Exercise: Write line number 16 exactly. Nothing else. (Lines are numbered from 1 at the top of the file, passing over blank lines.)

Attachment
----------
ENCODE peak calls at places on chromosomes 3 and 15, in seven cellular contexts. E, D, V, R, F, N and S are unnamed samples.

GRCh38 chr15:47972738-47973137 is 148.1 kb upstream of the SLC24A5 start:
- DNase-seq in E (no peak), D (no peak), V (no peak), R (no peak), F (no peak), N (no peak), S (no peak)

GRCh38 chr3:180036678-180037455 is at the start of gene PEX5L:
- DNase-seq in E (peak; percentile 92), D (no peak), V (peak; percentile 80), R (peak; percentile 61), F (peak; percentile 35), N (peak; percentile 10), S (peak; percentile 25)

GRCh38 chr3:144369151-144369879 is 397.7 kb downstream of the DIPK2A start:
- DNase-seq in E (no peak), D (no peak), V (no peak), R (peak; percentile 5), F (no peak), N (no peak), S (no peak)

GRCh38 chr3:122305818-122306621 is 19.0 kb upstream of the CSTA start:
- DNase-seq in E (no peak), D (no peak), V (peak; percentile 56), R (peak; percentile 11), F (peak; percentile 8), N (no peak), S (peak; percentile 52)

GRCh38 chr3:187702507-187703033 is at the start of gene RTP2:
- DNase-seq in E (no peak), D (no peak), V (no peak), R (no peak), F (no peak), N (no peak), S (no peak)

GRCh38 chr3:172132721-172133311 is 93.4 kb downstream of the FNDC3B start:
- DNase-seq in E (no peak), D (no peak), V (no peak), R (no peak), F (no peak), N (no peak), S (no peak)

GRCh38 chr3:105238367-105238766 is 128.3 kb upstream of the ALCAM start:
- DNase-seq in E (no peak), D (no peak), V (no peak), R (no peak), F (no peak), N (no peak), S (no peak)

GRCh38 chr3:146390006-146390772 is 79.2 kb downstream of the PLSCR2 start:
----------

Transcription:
GRCh38 chr3:146390006-146390772 is 79.2 kb downstream of the PLSCR2 start: